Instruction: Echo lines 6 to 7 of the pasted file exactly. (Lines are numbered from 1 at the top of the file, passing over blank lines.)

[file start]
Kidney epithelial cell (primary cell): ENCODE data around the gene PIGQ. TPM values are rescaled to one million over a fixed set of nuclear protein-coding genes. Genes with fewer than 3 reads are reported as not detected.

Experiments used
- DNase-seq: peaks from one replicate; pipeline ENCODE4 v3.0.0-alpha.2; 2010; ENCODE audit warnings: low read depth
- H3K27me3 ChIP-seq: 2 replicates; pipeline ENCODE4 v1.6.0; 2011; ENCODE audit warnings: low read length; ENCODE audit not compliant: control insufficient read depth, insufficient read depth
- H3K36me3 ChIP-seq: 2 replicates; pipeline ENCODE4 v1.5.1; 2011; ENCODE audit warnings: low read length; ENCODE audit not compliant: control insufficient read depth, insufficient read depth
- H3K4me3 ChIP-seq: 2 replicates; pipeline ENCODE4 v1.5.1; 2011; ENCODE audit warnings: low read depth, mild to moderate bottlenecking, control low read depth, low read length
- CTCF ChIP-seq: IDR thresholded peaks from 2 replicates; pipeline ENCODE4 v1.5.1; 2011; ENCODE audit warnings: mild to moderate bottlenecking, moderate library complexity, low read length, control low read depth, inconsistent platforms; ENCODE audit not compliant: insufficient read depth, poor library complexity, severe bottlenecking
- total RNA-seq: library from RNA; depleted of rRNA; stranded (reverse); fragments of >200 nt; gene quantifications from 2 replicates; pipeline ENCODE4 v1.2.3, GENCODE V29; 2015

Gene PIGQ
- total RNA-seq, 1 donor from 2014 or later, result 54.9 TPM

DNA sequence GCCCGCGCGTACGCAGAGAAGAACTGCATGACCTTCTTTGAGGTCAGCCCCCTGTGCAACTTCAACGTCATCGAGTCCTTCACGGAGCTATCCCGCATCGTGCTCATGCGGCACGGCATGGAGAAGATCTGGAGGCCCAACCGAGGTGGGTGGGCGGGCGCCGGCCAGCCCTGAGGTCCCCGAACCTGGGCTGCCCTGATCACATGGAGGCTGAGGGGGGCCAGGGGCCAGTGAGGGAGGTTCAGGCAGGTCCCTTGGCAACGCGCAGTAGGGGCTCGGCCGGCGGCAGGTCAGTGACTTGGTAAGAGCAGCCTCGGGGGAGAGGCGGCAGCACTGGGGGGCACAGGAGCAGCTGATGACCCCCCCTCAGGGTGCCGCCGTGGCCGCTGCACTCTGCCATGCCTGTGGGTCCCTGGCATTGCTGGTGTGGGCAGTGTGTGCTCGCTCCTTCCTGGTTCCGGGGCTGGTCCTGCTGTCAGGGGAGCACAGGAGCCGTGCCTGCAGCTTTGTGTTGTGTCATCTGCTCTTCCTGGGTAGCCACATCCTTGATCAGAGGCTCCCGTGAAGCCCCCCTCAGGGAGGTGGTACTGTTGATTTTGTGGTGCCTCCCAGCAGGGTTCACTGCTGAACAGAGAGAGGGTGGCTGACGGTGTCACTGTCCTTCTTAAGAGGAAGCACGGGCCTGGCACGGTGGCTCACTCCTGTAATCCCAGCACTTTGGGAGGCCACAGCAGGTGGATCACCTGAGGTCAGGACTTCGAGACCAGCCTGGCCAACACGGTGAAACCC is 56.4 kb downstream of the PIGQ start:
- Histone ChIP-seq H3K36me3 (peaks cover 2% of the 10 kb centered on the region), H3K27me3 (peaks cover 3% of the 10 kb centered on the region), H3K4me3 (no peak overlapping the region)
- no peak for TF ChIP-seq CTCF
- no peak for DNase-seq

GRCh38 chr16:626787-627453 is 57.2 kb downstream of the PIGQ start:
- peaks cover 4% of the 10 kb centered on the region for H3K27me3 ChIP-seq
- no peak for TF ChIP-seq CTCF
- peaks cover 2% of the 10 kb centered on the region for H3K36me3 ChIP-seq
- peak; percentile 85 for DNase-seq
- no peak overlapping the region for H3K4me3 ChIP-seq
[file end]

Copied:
- H3K4me3 ChIP-seq: 2 replicates; pipeline ENCODE4 v1.5.1; 2011; ENCODE audit warnings: low read depth, mild to moderate bottlenecking, control low read depth, low read length
- CTCF ChIP-seq: IDR thresholded peaks from 2 replicates; pipeline ENCODE4 v1.5.1; 2011; ENCODE audit warnings: mild to moderate bottlenecking, moderate library complexity, low read length, control low read depth, inconsistent platforms; ENCODE audit not compliant: insufficient read depth, poor library complexity, severe bottlenecking